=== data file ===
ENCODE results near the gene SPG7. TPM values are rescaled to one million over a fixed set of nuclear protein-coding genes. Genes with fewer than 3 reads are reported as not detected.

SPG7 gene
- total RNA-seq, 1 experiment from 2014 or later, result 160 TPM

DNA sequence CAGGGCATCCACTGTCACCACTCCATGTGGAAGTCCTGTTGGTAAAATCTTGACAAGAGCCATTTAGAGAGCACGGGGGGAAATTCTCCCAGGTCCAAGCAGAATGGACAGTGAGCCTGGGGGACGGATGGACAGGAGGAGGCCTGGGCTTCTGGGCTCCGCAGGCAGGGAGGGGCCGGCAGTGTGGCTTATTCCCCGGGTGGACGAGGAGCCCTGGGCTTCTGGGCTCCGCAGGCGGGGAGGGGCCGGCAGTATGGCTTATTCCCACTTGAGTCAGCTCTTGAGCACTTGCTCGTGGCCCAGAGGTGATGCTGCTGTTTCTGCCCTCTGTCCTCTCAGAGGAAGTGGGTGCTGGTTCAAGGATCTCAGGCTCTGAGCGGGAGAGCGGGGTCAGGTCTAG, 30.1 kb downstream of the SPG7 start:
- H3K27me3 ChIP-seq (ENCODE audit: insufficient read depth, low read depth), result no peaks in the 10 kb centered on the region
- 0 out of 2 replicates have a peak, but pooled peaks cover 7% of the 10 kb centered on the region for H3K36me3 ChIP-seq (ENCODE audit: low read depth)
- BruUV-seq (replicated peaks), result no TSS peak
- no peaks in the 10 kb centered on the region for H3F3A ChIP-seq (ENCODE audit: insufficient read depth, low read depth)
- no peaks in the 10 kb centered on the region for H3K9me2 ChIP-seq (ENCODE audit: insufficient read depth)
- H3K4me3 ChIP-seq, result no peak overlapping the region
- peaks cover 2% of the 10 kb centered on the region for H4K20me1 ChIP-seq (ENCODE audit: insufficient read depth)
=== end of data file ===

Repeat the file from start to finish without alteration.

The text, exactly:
ENCODE results near the gene SPG7. TPM values are rescaled to one million over a fixed set of nuclear protein-coding genes. Genes with fewer than 3 reads are reported as not detected.

SPG7 gene
- total RNA-seq, 1 experiment from 2014 or later, result 160 TPM

DNA sequence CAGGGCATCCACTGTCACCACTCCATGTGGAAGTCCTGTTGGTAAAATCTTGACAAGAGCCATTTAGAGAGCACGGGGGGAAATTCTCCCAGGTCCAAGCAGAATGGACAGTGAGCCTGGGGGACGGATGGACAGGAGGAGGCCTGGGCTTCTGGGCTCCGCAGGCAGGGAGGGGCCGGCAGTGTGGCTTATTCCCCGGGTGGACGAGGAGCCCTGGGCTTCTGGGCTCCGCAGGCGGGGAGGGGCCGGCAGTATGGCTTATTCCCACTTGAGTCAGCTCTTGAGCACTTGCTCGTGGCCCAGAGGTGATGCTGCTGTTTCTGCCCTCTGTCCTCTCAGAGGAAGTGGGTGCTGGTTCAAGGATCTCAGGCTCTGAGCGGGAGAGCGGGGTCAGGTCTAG, 30.1 kb downstream of the SPG7 start:
- H3K27me3 ChIP-seq (ENCODE audit: insufficient read depth, low read depth), result no peaks in the 10 kb centered on the region
- 0 out of 2 replicates have a peak, but pooled peaks cover 7% of the 10 kb centered on the region for H3K36me3 ChIP-seq (ENCODE audit: low read depth)
- BruUV-seq (replicated peaks), result no TSS peak
- no peaks in the 10 kb centered on the region for H3F3A ChIP-seq (ENCODE audit: insufficient read depth, low read depth)
- no peaks in the 10 kb centered on the region for H3K9me2 ChIP-seq (ENCODE audit: insufficient read depth)
- H3K4me3 ChIP-seq, result no peak overlapping the region
- peaks cover 2% of the 10 kb centered on the region for H4K20me1 ChIP-seq (ENCODE audit: insufficient read depth)